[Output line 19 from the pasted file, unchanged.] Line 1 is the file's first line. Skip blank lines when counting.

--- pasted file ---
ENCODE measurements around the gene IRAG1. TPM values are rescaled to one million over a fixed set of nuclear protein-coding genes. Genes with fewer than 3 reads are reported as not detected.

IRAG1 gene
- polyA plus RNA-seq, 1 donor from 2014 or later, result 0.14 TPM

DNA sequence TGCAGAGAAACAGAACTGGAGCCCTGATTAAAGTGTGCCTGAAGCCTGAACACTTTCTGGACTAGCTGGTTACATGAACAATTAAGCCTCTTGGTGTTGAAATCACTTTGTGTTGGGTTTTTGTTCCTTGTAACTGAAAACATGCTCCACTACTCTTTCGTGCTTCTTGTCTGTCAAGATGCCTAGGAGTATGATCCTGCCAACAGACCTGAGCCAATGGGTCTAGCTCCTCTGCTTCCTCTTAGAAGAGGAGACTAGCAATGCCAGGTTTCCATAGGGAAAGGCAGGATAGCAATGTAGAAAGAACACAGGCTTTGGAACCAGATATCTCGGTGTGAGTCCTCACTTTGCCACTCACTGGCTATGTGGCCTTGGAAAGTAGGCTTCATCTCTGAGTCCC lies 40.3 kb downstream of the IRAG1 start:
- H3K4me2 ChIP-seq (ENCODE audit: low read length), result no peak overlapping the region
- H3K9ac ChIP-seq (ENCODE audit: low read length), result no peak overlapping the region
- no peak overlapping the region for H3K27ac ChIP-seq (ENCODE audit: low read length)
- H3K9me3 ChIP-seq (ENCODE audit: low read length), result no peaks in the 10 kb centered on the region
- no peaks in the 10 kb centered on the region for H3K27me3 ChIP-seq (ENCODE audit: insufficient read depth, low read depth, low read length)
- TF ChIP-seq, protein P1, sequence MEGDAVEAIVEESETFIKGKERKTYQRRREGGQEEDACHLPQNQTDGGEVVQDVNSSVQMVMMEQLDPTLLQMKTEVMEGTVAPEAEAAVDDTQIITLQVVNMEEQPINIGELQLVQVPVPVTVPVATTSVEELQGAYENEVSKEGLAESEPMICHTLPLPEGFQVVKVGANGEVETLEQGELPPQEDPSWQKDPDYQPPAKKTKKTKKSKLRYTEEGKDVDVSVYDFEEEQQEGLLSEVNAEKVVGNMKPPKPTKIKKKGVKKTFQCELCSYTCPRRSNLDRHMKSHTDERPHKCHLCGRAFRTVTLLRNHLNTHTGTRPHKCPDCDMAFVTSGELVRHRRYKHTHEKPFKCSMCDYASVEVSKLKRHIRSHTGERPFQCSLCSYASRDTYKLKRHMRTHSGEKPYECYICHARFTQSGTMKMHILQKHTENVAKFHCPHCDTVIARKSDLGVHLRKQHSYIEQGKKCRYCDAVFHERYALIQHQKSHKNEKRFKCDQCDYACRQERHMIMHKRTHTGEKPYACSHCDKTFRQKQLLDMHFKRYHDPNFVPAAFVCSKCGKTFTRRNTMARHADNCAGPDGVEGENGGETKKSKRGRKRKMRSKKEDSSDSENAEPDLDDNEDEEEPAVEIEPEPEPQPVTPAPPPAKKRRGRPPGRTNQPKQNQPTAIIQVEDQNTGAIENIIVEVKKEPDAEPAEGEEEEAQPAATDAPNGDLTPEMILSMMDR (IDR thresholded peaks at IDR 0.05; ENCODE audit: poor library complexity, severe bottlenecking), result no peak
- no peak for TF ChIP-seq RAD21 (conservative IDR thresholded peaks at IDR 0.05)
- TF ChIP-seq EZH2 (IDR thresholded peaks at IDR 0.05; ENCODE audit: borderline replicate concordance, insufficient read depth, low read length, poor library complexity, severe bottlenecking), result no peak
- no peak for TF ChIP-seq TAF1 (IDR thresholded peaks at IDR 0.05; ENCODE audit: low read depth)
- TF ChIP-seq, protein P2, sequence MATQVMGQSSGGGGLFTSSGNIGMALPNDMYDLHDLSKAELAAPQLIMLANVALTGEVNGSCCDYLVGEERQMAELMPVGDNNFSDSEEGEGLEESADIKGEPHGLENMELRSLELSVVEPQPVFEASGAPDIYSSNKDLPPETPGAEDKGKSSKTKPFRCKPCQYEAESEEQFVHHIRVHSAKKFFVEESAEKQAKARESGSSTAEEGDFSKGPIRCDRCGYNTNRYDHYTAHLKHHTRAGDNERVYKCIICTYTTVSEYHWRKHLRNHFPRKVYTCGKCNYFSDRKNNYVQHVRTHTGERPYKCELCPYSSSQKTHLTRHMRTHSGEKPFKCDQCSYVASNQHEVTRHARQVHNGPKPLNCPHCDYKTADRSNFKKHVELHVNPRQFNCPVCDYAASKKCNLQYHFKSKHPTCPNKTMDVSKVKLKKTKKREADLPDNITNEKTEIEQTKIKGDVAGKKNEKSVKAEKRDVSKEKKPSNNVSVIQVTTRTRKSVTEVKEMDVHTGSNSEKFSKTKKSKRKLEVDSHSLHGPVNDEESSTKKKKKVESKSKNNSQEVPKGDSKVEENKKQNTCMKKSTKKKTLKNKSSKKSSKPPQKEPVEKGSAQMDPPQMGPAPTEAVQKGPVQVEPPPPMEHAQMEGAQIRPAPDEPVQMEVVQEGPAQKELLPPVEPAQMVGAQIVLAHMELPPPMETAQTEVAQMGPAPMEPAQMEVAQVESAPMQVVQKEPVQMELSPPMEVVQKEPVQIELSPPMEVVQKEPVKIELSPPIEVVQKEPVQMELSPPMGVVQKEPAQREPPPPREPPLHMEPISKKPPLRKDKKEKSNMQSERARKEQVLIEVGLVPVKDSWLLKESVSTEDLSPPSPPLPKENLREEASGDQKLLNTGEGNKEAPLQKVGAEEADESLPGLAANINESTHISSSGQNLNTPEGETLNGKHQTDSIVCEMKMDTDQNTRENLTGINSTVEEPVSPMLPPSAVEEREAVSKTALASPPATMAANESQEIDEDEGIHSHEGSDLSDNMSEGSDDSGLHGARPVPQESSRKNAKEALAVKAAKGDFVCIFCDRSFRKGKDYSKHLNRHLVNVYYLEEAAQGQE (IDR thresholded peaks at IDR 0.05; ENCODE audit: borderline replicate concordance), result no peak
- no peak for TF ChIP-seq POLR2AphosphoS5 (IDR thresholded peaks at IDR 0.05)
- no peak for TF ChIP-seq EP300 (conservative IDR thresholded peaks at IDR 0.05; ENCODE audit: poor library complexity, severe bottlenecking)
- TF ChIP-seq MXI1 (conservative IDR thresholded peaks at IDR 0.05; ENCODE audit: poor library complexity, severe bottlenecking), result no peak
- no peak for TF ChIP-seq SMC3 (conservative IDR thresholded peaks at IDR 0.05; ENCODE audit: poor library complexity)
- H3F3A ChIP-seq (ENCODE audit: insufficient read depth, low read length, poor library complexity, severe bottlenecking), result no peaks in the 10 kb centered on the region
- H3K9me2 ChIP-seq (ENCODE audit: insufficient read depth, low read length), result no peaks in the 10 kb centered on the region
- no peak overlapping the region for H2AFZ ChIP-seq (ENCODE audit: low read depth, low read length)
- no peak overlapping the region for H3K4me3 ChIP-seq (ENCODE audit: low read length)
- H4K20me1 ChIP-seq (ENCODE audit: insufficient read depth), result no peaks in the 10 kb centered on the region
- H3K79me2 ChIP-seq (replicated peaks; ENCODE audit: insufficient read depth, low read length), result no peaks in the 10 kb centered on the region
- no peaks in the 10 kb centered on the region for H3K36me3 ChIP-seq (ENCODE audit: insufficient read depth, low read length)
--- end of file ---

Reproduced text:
- H3F3A ChIP-seq (ENCODE audit: insufficient read depth, low read length, poor library complexity, severe bottlenecking), result no peaks in the 10 kb centered on the region